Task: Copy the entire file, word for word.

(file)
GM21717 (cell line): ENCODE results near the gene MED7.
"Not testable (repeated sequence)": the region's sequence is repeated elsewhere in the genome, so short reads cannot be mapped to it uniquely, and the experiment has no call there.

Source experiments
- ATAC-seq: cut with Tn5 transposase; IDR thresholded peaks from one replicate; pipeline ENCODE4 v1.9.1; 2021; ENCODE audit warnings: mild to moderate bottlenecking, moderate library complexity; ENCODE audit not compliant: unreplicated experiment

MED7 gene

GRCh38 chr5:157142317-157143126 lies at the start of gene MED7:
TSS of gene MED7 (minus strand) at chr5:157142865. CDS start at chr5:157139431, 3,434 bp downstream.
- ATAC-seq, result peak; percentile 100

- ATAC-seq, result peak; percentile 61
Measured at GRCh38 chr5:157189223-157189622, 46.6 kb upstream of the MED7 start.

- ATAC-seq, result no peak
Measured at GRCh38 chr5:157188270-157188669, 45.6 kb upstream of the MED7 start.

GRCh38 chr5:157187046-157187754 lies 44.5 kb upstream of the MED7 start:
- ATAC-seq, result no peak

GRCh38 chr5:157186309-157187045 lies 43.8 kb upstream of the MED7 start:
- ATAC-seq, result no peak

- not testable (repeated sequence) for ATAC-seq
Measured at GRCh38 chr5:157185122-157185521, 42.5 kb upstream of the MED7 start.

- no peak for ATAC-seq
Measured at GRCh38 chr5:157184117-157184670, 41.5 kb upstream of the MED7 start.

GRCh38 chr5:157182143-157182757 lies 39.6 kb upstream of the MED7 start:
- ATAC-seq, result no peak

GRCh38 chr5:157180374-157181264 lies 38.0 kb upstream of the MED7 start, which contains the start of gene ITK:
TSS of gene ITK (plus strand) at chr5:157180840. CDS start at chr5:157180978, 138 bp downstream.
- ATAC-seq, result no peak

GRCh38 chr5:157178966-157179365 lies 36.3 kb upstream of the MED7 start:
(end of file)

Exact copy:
GM21717 (cell line): ENCODE results near the gene MED7.
"Not testable (repeated sequence)": the region's sequence is repeated elsewhere in the genome, so short reads cannot be mapped to it uniquely, and the experiment has no call there.

Source experiments
- ATAC-seq: cut with Tn5 transposase; IDR thresholded peaks from one replicate; pipeline ENCODE4 v1.9.1; 2021; ENCODE audit warnings: mild to moderate bottlenecking, moderate library complexity; ENCODE audit not compliant: unreplicated experiment

MED7 gene

GRCh38 chr5:157142317-157143126 lies at the start of gene MED7:
TSS of gene MED7 (minus strand) at chr5:157142865. CDS start at chr5:157139431, 3,434 bp downstream.
- ATAC-seq, result peak; percentile 100

- ATAC-seq, result peak; percentile 61
Measured at GRCh38 chr5:157189223-157189622, 46.6 kb upstream of the MED7 start.

- ATAC-seq, result no peak
Measured at GRCh38 chr5:157188270-157188669, 45.6 kb upstream of the MED7 start.

GRCh38 chr5:157187046-157187754 lies 44.5 kb upstream of the MED7 start:
- ATAC-seq, result no peak

GRCh38 chr5:157186309-157187045 lies 43.8 kb upstream of the MED7 start:
- ATAC-seq, result no peak

- not testable (repeated sequence) for ATAC-seq
Measured at GRCh38 chr5:157185122-157185521, 42.5 kb upstream of the MED7 start.

- no peak for ATAC-seq
Measured at GRCh38 chr5:157184117-157184670, 41.5 kb upstream of the MED7 start.

GRCh38 chr5:157182143-157182757 lies 39.6 kb upstream of the MED7 start:
- ATAC-seq, result no peak

GRCh38 chr5:157180374-157181264 lies 38.0 kb upstream of the MED7 start, which contains the start of gene ITK:
TSS of gene ITK (plus strand) at chr5:157180840. CDS start at chr5:157180978, 138 bp downstream.
- ATAC-seq, result no peak

GRCh38 chr5:157178966-157179365 lies 36.3 kb upstream of the MED7 start: